I won't ever try to tell you Not to bring more.
We all do.
Then, we make a trip to the post office to send it home ;)
Got most of my stuff at REI (rei.com)since it's a favorite. Great US Company! (nope, not on commission ;)
Temps in Spain in Summer on the Camino are really high by day. It's a good rule of thumb to buy gear that has SPF protection built in. In terms of backpack weight, for women - no more than 10% of bodyweight. And since the camel pak (for water) carries 1 1/2 litres, things get fairly exact. I'm counting ounces here - so here goes:
THE BIG STUFF (See links below to each specific product)
* On road shoes - runners or boots, your choice, broken in
* Backpack (see links to videos below for packing info)
* Backpack cover (for the plane and in Galecia, rains a lot)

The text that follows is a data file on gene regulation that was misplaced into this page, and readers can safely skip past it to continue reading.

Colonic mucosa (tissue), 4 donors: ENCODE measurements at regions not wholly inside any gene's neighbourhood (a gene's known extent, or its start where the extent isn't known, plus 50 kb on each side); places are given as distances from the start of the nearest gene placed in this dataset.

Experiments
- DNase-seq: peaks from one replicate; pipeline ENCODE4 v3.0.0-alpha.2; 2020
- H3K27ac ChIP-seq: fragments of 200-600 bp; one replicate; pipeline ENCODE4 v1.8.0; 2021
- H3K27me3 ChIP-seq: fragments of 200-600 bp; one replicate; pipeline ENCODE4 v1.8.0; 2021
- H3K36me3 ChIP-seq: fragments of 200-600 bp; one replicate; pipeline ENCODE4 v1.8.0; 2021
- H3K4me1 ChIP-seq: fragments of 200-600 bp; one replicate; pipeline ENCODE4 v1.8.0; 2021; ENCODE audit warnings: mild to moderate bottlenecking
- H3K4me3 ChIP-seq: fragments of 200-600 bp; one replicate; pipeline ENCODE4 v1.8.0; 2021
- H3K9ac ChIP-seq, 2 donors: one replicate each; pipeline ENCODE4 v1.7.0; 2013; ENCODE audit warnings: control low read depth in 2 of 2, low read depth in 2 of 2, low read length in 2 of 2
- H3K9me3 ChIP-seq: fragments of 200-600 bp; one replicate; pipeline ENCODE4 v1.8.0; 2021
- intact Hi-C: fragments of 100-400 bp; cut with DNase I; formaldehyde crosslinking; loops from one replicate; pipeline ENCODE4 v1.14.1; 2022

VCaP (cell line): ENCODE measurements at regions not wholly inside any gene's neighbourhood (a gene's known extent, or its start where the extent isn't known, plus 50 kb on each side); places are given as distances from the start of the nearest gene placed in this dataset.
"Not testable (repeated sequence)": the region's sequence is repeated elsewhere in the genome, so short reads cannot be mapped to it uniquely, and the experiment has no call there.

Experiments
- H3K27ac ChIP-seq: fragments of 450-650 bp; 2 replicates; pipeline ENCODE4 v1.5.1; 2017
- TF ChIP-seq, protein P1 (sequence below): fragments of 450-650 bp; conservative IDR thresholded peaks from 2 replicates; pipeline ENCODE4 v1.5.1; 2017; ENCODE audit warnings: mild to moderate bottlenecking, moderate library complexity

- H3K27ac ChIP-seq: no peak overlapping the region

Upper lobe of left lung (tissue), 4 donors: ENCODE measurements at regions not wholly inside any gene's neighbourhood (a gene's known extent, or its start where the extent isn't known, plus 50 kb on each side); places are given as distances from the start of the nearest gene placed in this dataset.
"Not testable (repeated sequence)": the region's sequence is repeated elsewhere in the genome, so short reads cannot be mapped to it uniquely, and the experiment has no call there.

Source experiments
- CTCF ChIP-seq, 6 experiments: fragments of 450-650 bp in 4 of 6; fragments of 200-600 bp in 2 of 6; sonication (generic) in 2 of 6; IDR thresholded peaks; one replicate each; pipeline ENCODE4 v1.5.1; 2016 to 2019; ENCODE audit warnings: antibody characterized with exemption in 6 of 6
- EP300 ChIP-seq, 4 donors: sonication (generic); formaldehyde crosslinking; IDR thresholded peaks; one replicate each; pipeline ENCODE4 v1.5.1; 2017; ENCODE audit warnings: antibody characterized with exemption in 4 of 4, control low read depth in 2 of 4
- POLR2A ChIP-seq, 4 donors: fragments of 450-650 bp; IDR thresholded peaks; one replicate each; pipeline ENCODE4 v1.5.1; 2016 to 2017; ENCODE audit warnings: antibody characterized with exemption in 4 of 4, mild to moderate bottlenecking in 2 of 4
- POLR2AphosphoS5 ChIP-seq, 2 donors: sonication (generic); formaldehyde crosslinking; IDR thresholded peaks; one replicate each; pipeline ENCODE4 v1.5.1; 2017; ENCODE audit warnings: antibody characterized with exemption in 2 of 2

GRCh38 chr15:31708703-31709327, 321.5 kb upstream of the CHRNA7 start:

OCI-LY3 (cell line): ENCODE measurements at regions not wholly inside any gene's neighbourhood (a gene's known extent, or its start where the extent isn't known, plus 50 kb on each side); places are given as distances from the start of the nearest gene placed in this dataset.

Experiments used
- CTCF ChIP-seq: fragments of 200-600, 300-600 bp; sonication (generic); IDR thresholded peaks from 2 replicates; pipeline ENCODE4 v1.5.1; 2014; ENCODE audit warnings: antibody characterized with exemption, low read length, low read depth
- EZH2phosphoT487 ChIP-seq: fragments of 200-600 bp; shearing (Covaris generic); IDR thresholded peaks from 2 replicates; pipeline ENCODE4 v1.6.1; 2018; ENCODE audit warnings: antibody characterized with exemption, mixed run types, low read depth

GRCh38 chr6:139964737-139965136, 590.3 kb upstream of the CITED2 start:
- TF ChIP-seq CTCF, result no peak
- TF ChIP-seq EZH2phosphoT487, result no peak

* Camel Pack (water container fitted into the backpack, get valve on mouthpiece to avoid leaking)
* Sleeping Bag Liner (silk, not the mummy shaped ones - uncomfy)
* Convertible pants (trousers to Shorts) X 2
* Shirts (sun protection, long sleeved if light skinned) X2
* Fleece Jacket (X1) cold early morning, late evening
* Lightweight wool socks (X2)
* Light weight undersocks (X2 or X4)
* Rainjacket (merrell is a favorite brand in this instance)
* Lightweight travel towel ( X1)
* Hat (with built in sunscreen. Consider one that covers the back of your neck
* light nightshirt for bedtime (I used an ultralight dress)
* off road shoes (you won't be on the trail all the time)
THE SMALL STUFF
First aid kit: http://www.rei.com/product/753285
Add to kit: Mosquito repellant (just a few sample size sachets of cream) only needed it one day.
Earplugs (for sleeping). (bring extras for fellow pilgrims - you'll make friends fast;)
Blister kit (second skin, needle & thread (trust me, take it), extra bandaids